After years of verbal abuse, I finally realized I had lapsed into helplessness and hopelessness. A friend once said to me, “Susan, you need hope.” I loved and served and prayed to Jesus and believed He was fully capable of rescuing me from my prison of pain.
During this time, I lead our church’s women’s ministry, and spent time encouraging other women and teaching them.
But I was stuck. I began to realize I was thinking and acting like a victim. A powerless victim. The more I read and understood about verbal abuse (which includes financial abuse and neglect and more), the more I began to seek the help I needed to grow and thrive even in the midst of my difficulty. Oh, I still cried, but I grew in my confidence and my ability to find the good in the midst of the pain.
I still struggled for hope that I would ever one day be released. The wonderful news is by the time I was, I was ready for the new life God had in store for me. The fears from the past had melted away. The belief that I was inadequate and unable to stand on my own, was gone. When God opened that door, freeing me, I was ready to walk into my new life without fear. He provided for me every step along the way and looking back I can only say it was by His grace that I made it, because on paper, I should never have been able to.
By God’s grace, I became a hero, a protagonist in my own story, not a pathetic byline. Now ultimately Jesus is the real hero. It was He who saved me at 15 years of age and has walked me through all of this. What a wonder that He could give me hope – in HIM and blessings beyond what I could have ever wished for.
In what ways do you perhaps feel a victim in your life? Look to Jesus for your hope. Change doesn’t take place overnight but He can move you and use you for HIS glory in the midst of your pain and in the future use that experience to bless others. Hold on, dear friend.
The path to publishing isn’t always a smooth ride. Today Root Beer & Roadblocks finally released in ebook form. A new publisher has meant a learning curve for author and editors alike. (The print version should be available in another week).
This is not the first time I’ve had a book delayed and to be honest- the delay (or roadblock!) was at my request. I wanted extra eyes on the manuscript but that takes time. I’m grateful my publisher didn’t rush to get the book out on deadline only to find it filled with some mistakes.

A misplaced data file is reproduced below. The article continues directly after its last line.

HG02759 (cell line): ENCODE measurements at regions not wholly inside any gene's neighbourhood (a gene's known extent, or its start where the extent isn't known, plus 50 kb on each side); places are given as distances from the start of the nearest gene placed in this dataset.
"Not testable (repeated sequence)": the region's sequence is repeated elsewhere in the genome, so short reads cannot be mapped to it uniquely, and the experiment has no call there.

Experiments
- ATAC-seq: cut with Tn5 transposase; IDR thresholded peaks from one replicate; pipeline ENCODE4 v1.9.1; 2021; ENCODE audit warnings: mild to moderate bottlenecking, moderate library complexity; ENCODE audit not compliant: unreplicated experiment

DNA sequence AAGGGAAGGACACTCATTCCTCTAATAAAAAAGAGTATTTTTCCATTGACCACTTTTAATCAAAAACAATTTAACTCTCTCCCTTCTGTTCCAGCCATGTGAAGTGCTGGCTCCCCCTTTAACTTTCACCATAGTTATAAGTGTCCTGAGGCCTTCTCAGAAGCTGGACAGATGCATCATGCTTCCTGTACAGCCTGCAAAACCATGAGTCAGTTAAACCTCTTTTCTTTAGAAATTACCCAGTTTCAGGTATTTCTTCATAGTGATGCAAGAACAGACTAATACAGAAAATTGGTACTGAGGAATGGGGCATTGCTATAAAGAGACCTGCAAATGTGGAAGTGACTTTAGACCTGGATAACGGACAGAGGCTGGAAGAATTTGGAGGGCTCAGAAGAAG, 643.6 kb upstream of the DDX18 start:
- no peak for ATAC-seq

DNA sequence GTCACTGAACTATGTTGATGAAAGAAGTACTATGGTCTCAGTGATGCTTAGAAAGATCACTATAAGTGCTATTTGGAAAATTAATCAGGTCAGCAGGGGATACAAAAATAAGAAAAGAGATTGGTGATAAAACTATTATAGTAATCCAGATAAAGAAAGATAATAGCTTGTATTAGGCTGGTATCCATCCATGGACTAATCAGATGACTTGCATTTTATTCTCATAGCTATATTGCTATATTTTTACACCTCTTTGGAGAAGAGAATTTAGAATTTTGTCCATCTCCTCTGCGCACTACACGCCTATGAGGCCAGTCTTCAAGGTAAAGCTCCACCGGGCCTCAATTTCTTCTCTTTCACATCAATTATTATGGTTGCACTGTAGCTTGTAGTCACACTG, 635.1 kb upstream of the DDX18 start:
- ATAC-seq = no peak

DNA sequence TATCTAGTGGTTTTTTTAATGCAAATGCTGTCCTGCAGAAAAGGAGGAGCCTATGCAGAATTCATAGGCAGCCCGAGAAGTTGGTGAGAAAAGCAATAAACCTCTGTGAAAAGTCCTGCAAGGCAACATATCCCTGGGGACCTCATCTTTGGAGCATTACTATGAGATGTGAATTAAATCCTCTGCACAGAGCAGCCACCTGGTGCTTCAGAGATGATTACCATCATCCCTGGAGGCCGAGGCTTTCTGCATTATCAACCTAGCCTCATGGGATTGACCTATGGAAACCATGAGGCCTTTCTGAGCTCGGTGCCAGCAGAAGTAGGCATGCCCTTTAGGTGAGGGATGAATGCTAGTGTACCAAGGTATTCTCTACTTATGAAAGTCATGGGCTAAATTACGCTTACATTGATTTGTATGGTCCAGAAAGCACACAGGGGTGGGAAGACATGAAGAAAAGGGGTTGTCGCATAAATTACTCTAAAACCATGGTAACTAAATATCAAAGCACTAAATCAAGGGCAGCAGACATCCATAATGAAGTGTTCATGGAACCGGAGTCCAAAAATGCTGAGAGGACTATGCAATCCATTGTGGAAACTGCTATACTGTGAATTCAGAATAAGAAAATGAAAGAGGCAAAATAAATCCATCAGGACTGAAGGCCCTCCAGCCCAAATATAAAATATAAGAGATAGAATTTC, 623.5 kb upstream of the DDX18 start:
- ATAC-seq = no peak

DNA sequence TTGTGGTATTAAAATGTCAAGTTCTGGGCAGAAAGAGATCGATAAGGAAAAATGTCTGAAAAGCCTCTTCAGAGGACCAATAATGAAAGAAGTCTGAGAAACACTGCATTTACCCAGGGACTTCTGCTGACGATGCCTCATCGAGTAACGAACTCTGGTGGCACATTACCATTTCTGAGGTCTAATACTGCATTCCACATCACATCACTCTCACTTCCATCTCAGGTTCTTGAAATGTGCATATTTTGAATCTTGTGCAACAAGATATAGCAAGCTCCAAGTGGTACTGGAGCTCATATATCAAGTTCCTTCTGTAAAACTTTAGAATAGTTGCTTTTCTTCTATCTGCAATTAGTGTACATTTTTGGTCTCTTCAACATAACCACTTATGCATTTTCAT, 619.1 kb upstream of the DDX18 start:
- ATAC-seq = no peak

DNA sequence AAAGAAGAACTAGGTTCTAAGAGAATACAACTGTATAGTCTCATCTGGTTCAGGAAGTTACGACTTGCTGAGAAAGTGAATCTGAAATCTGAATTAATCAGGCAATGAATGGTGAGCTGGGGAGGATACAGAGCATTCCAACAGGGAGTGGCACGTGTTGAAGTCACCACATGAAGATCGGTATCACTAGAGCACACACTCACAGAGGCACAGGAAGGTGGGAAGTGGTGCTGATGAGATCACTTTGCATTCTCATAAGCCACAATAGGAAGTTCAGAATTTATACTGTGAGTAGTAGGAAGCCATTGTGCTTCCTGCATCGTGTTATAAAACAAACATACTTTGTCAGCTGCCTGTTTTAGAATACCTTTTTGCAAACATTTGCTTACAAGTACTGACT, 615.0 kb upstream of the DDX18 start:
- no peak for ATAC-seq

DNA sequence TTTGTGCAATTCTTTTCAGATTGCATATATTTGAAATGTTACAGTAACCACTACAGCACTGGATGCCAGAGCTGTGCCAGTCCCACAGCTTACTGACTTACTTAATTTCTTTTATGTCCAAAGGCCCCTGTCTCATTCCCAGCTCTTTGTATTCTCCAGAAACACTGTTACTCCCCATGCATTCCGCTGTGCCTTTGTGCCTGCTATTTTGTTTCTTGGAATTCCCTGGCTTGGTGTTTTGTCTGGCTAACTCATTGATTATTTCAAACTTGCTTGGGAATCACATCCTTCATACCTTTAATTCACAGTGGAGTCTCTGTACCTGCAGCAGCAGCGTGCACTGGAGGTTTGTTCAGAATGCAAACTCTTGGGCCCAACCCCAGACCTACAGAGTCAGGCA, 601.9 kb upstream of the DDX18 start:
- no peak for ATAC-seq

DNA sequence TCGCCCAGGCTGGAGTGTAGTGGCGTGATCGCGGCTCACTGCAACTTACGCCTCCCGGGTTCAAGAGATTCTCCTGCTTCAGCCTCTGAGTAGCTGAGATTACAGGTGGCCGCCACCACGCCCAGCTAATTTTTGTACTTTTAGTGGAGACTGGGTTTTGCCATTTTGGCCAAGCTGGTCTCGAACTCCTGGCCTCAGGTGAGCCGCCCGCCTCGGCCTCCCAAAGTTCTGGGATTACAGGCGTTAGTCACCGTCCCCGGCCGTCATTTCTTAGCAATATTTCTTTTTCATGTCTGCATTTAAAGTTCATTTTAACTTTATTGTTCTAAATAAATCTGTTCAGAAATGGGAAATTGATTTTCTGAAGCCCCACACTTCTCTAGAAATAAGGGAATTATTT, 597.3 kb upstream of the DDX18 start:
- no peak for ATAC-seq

Funny thing is – even with me going over this with a fine-tooth comb many times, as well as my editor, copyeditor, three proofreaders, and my publisher, none of us found the same things wrong. We all saw things differently. So there is a chance that you could pick up this book and find something wrong as well that all of us missed in spite of the multiple times it’s been evaluated.
But that’s the point, isn’t it? We’re human. Flawed. Even with software programs that can help find errors the human factor can still influence things. My hope is that if you choose to read Johnny’s story, you’ll get so caught up in the journey he takes that anything that crosses your path, will be immediately forgotten as you read on. I wanted to give you a sneak peek into the first pages of the book.
Johnny jogged to his car and grabbed his Bible. Fatigue weighed him down as he locked the sedan, the book tucked under his arm. Heading back toward the church, a movement caught his attention. A little boy from his Sunday school classroom escaped his mother’s grasp and bolted his way, blind to a car backing out of its spot.
“David, stop!” Johnny bolted and managed to get behind the moving vehicle to shove the child out of the way. The rear bumper struck his own leg and knocked him to the ground.
The car’s wheels stopped just short of running him over. Thank you, Lord, for big tank cars with huge trunks. The child cried, and a woman picked up the boy. “It’s OK, David, you’ve only scraped your palms. This nice man saved you. How many times must I tell you not to run in parking lots? You are too small for cars to see you.” She hugged the little boy tight.
Johnny dragged his legs out from under the car and struggled to his feet, bracing himself against the trunk to catch his breath. The elderly woman, who had been behind the wheel, toddled around to him. “Are you OK? I’m sorry. I didn’t see him. You moved so fast.”